EBB AND FLOW

"Ebb and flow" which is centred around the Charley Clays Clothing Factory during the early sixties. The story focuses on different kinds of life in North Shields at that time - There's Helen Smith the young woman who dreams of a better life for herself, she wants to live like the rich people. When she marries Thomas Lattimer who is a wealthy banker she discovers that the life that she wanted is not all it was made up to be. Jimmy Mulligan who works for Hoults the butchers, lives over the road with his parents he has been in love with Helen since they were at school together. He tells her of his love and that he will wait for her no matter how long it takes. Allan Forster has been in and out of Borstal for petty crimes he dreams of one big job that will net him enough money to live the high life - He gets involved with Paddy Leonard a notorious hardman. A power struggle takes place in North Shields for supremacy. Paddy Devlin another bouncer, come gangster is running a protection racket

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Looking out from the window of his mother’s house Jimmy Mulligan watched as Helen Lattimer got into the car belonging to her new husband Tommy Lattimer. She had still gone and married him after all he had said to her. She left the house where her mother and father had brought her up. She now lived on the Hollywell Road in her own house. They had been married for over five years now and there were no children between them. Helen did not get on with Tom’s parents who insisted that Helen call her son Thomas. David and Eloise Lattimer were total snobs and they looked down on Helen and treated her like a servant girl not their daughter in law. They always made excuses not to come and visit her and Tom at their home and couldn’t wait to leave the wedding reception. They ignored Barry and Joan Smith her parents completely. They told Thomas that he was marrying beneath himself and that she would never be a lady no matter how he dressed her up.

His mother wanted him to marry Charlotte Rutherford whose father owned a textile factory in Blyth. David Lattimer was a solicitor in Newcastle for Crutes. He moved in different circles and spoke with a bag full of marbles in his mouth and so did Eloise.

“The thing that Helen had longed for all her life was not as she had envisaged it to be. She didn’t speak to her neighbours because Tom’s mother had poisoned them towards her. They too looked down on her and where she had come from. “Ridges Trollop” they called her. She longed to be back amongst her own kind where she could be herself and not something that Tom’s parents wanted her to be. Tom had sent her to elocution lessons to learn how to speak correctly and after nearly a year she could converse the same as any of the high brow people that Tom mixed with.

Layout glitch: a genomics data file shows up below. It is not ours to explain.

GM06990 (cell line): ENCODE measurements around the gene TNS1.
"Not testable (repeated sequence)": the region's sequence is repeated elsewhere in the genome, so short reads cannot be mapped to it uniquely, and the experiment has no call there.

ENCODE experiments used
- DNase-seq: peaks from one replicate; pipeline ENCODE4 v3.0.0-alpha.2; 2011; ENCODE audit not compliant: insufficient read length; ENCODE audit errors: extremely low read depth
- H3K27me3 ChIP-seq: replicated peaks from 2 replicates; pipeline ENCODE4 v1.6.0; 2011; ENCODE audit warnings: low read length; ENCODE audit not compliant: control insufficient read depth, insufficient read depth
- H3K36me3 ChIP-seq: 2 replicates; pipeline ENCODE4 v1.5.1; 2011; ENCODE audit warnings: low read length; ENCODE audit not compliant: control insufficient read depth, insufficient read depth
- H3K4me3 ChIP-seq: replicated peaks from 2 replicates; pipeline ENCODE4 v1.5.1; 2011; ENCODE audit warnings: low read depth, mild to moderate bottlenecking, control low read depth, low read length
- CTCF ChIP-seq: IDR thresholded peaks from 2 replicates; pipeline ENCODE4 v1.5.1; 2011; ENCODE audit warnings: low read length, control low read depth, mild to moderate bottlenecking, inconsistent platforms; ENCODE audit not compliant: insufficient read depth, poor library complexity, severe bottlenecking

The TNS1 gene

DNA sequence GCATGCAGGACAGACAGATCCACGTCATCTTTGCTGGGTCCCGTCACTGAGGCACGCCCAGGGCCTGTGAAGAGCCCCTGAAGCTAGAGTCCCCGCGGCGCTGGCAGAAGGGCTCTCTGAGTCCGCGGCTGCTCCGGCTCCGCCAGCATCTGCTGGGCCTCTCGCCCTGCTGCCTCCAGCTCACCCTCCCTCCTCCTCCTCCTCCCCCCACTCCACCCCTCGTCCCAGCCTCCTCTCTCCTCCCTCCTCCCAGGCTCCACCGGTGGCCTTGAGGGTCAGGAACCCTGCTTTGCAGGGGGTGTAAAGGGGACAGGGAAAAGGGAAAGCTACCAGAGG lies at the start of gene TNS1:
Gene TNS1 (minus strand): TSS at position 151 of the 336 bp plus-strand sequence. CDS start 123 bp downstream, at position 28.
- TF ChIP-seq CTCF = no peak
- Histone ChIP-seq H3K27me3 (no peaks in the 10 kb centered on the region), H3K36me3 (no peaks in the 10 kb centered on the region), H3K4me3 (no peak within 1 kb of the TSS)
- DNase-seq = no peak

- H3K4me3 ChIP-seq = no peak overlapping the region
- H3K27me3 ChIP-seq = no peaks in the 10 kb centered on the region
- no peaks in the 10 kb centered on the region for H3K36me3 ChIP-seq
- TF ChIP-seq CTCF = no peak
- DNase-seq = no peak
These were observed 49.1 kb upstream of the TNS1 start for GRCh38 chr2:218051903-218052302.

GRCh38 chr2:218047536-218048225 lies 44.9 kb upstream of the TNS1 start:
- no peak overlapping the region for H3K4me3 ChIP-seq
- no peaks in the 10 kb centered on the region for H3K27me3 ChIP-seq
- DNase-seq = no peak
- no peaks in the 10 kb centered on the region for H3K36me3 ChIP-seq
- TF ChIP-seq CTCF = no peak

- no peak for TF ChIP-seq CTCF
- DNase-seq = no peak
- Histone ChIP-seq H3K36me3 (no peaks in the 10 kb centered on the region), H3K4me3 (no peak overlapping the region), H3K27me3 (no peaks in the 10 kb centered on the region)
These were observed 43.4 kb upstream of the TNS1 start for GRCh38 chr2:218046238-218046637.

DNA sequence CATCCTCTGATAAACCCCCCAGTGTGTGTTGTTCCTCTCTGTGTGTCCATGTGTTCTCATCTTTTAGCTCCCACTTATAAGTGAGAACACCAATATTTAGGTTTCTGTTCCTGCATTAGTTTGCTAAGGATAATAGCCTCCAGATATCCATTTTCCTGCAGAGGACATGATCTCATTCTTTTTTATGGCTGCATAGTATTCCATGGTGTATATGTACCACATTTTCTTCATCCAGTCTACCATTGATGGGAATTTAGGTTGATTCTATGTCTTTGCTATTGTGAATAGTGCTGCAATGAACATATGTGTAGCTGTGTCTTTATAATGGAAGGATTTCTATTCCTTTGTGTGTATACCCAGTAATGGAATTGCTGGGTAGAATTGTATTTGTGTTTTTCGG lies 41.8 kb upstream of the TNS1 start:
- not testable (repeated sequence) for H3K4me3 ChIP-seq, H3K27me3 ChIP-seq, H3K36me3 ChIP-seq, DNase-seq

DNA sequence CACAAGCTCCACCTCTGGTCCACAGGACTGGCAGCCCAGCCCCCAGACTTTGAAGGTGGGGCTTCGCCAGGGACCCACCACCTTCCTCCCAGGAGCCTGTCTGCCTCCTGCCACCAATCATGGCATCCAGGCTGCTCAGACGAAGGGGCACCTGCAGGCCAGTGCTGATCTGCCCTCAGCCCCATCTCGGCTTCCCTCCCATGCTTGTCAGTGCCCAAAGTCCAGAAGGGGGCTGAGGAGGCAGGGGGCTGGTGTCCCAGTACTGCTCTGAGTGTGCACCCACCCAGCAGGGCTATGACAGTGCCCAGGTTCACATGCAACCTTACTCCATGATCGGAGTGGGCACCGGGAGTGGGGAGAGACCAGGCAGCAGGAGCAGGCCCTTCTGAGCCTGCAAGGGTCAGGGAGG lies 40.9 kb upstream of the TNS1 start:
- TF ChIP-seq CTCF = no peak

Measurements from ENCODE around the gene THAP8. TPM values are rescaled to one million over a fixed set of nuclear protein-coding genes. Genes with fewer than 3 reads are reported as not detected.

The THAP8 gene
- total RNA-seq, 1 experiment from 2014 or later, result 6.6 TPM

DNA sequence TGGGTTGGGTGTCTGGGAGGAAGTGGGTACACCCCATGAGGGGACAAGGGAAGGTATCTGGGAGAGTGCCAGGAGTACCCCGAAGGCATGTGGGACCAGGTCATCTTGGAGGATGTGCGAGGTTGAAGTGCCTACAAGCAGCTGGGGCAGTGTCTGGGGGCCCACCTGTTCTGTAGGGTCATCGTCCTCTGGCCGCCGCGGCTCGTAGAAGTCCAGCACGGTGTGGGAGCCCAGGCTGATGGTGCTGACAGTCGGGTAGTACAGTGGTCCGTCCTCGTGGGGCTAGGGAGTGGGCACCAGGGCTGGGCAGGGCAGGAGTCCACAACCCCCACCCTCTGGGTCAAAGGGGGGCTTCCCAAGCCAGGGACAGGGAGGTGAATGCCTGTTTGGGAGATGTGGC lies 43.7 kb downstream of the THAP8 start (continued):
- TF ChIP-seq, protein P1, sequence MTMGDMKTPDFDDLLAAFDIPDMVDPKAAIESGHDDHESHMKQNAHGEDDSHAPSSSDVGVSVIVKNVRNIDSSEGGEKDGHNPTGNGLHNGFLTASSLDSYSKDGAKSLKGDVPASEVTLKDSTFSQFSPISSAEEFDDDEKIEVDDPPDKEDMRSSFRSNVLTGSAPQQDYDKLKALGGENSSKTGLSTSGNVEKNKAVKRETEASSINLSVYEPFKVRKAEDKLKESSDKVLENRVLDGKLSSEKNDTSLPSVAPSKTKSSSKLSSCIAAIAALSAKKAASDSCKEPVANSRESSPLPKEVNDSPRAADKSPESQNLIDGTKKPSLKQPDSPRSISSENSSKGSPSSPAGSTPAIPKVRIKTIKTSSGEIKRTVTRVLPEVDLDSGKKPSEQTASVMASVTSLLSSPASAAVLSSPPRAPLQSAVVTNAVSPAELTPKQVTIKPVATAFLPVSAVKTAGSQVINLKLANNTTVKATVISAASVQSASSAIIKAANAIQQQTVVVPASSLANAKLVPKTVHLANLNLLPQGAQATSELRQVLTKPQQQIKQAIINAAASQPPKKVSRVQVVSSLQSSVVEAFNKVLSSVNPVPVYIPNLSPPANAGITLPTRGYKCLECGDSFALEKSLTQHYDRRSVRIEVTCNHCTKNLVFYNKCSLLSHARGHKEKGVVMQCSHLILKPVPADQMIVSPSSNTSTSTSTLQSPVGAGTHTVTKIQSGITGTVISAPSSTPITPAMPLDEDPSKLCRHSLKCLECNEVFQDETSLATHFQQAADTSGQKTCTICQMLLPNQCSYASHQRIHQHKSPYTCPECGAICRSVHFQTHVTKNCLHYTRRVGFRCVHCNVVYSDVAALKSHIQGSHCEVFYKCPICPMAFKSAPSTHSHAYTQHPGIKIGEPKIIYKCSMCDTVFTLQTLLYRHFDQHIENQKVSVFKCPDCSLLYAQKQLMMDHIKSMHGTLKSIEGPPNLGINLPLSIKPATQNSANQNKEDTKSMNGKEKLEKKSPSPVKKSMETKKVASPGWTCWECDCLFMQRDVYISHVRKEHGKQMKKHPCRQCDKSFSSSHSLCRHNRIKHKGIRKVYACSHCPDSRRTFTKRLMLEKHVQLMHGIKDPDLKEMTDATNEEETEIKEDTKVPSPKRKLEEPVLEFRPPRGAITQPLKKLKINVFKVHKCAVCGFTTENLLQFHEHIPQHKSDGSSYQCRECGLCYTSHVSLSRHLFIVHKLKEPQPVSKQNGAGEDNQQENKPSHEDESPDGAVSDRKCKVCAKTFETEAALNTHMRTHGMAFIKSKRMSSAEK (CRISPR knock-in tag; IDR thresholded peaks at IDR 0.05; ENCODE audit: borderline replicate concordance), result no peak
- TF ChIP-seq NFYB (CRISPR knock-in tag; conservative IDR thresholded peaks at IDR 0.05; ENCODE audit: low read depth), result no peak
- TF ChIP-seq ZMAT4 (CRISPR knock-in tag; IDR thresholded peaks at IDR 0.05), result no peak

“They were all false to her; she could not stand to hear people brag about their wealth and belittle the poor. She began to have arguments over it; Thomas took the side of wealthy clients over her which annoyed her greatly. Thomas took to staying out late he would call to say he was working late.’

“Helen felt totally isolated and alone, she began to think about Jimmy Mulligan the apprentice butcher from her old street. He would now be fully qualified she thought. Helen had heard that he was thinking of buying his own shop.

Jim’s Aunt Ester had left him a considerable amount of money after her husband who owned a cotton mill in North Yorkshire passed away and when she died a year later Jim found he was named in his aunts will. Jim was looking for a shop in the heart of North Shields where he could set up his own business with the money left to him. He found one on Nile Street. He bought his meat from the abattoir on Scotswood Road where he butchered it himself and made his own sausages and black pudding. Helen called into the shop one afternoon and there he was, larger than life with a big smile on his face.

The first thing he said to her was that she’d changed. “You’re a proper lady now Helen.’wi fancy clothes and a car as well.’ “My, my you have gone up in the world.’

“Are you married James?’

James is it, my God my Sunday name and its only Thursday.’

Helen blushed embarrassingly; I’m sorry, I’m so used to talking to posh people I’ve forgotten how I used to speak.’

“I must admit it doesn’t sound like you at all Helen; it seems as if you’ve become a different person altogether.’

“I’m the still the same person inside Jame…Jim she corrected herself.’  “ So,’ are you residing here in North Shields?’

“Yes, I have a flat above the shop and to answer your question; no I am not married.’

“Why ever not?’

“Do I need to answer that Helen?’

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